But here’s the deal: A craving for ice cream isn’t dangerous. It doesn’t feel good, but it’s not going to put your survival at stake.
Similarly, feeling anxious isn’t dangerous. It might be uncomfortable, but anxiety itself isn’t going to hurt you.
But when you get in the habit of instantly avoiding your anxiety by distracting yourself, numbing it out, or trying to fix it by worrying about it, you create a second layer of anxiety. Now you’ve got anxiety about anxiety!
Running away from painful feelings may give you some relief in the short-term but it will always be at the expense of your long-term emotional well-being.
Think carefully before you run.
Life shrinks or expands in proportion to one’s courage.
~ Anaïs Nin
5. You trust your emotions
I like to end with this one because it always throws people for a loop…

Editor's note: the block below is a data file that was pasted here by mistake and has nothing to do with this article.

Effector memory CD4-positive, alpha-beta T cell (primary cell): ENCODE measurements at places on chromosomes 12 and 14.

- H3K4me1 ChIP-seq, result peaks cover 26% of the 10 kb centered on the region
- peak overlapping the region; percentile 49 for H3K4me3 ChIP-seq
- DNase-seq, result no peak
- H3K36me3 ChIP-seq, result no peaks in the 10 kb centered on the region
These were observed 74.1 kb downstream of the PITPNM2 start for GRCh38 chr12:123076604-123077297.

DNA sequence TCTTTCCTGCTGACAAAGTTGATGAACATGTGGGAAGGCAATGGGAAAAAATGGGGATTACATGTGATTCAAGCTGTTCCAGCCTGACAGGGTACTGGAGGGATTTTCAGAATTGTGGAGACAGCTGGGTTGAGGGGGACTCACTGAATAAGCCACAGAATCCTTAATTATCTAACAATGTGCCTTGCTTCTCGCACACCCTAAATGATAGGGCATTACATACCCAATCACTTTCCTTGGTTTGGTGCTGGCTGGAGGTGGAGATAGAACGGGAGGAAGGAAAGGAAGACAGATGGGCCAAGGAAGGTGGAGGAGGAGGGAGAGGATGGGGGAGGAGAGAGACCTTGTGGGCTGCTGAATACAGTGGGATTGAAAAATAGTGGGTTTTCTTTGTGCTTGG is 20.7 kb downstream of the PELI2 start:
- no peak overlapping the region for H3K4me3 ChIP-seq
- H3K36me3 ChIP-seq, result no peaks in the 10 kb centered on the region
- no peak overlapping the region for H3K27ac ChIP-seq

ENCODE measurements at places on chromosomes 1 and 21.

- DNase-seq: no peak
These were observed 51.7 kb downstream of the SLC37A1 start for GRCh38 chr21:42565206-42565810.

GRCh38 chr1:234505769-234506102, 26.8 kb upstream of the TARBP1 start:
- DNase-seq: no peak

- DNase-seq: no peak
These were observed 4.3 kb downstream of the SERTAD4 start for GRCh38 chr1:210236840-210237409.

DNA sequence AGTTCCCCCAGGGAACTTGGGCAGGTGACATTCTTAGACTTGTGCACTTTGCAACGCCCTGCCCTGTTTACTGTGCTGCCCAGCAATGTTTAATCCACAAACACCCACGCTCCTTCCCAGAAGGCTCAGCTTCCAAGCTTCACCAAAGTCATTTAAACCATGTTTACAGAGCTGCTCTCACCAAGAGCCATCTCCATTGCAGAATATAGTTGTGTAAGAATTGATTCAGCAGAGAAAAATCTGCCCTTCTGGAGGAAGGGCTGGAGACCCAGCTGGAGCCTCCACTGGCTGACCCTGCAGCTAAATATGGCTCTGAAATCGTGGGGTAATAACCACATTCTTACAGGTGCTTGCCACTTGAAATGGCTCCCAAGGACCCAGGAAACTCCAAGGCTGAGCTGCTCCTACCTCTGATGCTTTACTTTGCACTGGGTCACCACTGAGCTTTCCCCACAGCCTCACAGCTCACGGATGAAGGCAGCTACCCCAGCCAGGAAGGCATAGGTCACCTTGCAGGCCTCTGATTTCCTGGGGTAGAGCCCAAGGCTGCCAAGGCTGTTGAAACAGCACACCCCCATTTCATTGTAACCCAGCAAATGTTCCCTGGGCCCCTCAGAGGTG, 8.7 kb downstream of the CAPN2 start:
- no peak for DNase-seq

I’ve just spent the last 6 minutes of your day trying to convince you that emotions aren’t bad or dangerous. And that you should spend less time avoiding them and more time accepting them.
But, noticeably absent from anything I’ve written is the idea that emotions are some kind of special inner wisdom that you need to constantly tune into and adhere to with religious-like fervor.
I would never say something like that because if you’ve been paying attention to life, it ought to be pretty darn clear that emotions are just as likely to mislead you as they are to guide you.
You get home from work after a long, exhausting day and collapse onto the couch. As you’re reaching for the remote to turn on the TV, an annoying thought crosses your mind: I said I was going to go to the gym today after work…